Smith also explained how to defeat another kind of thumb scanner, a device that uses capacitive resistance technology to read a fingerprint. It can be thwarted simply by pressing a plastic bag filled with water against the thumb reader after someone else has used it, the German researchers discovered. Simply blowing on the reader generates enough of a pattern from latent oil left on the capacitive surface to trick the sensor into making a false-positive match.

Other kinds of systems are just as easy to defeat, Smith said.

The German team fooled a facial recognition scanner by showing the camera a short video. The same team cracked another by displaying a photograph of the iris of an eye, printed on a high-resolution color laser printer and with a hole cut in the center of the image, to trick an iris scanner into a false identification.

Smith said he casually tried some of the tricks used by the researchers. A voice recognition suite could probably be defeated with a voice recording, he said. On the other hand, sometimes even legitimate access is denied, he noted.

"I tried this one afternoon with the voice login on my Macintosh, but the problem with that was the Mac wouldn't even recognize me when I said it myself," he admitted.

Join the newsletter!


Sign up to gain exclusive access to email subscriptions, event invitations, competitions, giveaways, and much more.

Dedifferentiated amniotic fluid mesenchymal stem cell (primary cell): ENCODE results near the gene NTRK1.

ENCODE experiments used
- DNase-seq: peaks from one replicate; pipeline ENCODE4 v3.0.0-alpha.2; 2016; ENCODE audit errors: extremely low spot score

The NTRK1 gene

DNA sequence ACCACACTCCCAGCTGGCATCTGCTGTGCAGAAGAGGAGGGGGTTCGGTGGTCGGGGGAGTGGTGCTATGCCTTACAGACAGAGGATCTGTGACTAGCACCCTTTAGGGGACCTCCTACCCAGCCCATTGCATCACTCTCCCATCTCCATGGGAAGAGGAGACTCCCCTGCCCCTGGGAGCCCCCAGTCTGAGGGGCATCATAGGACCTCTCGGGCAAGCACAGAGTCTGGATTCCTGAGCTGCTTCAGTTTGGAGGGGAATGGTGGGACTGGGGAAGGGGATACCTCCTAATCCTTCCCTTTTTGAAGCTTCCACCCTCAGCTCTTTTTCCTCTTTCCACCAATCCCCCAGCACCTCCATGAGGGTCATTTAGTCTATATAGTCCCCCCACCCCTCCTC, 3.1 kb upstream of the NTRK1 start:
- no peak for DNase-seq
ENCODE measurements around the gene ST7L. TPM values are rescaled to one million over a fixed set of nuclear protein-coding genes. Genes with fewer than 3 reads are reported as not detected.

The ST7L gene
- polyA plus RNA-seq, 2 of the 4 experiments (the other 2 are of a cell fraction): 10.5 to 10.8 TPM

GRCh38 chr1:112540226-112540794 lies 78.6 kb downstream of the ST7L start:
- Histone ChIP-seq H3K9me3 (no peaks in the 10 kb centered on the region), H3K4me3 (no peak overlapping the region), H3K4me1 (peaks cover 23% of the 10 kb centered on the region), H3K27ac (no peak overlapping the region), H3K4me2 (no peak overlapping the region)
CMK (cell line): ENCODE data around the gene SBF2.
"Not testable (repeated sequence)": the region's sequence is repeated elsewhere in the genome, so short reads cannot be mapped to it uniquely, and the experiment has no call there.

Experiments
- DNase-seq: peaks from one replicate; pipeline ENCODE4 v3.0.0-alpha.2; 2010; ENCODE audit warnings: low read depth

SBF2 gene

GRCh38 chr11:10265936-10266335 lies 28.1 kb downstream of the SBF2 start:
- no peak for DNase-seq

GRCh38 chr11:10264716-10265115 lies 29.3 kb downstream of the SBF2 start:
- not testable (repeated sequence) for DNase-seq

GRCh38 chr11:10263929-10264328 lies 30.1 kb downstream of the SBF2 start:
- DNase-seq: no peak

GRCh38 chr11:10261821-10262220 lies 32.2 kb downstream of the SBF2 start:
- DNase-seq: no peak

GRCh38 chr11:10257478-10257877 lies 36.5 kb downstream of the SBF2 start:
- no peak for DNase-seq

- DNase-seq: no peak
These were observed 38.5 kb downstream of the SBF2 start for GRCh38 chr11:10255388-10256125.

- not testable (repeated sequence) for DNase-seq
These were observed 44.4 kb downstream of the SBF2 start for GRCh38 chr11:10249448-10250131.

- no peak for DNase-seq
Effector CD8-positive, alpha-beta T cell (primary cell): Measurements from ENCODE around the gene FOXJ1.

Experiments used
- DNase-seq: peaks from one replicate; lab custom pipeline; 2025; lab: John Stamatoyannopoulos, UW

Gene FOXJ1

Membership is free, and your security and privacy remain protected. View our privacy policy before signing up.

Error: Please check your email address.
Rocket to Success - Your 10 Tips for Smarter ERP System Selection
Keep up with the latest tech news, reviews and previews by subscribing to the Good Gear Guide newsletter.

Andrew Brandt

PC World
Show Comments

Brand Post

Most Popular Reviews

Latest Articles


PCW Evaluation Team

Andrew Teoh

Brother MFC-L9570CDW Multifunction Printer

Touch screen visibility and operation was great and easy to navigate. Each menu and sub-menu was in an understandable order and category

Louise Coady

Brother MFC-L9570CDW Multifunction Printer

The printer was convenient, produced clear and vibrant images and was very easy to use

Edwina Hargreaves

WD My Cloud Home

I would recommend this device for families and small businesses who want one safe place to store all their important digital content and a way to easily share it with friends, family, business partners, or customers.

Walid Mikhael

Brother QL-820NWB Professional Label Printer

It’s easy to set up, it’s compact and quiet when printing and to top if off, the print quality is excellent. This is hands down the best printer I’ve used for printing labels.

Ben Ramsden

Sharp PN-40TC1 Huddle Board

Brainstorming, innovation, problem solving, and negotiation have all become much more productive and valuable if people can easily collaborate in real time with minimal friction.

Sarah Ieroianni

Brother QL-820NWB Professional Label Printer

The print quality also does not disappoint, it’s clear, bold, doesn’t smudge and the text is perfectly sized.

Featured Content

Product Launch Showcase

Latest Jobs

Don’t have an account? Sign up here

Don't have an account? Sign up now

Forgot password?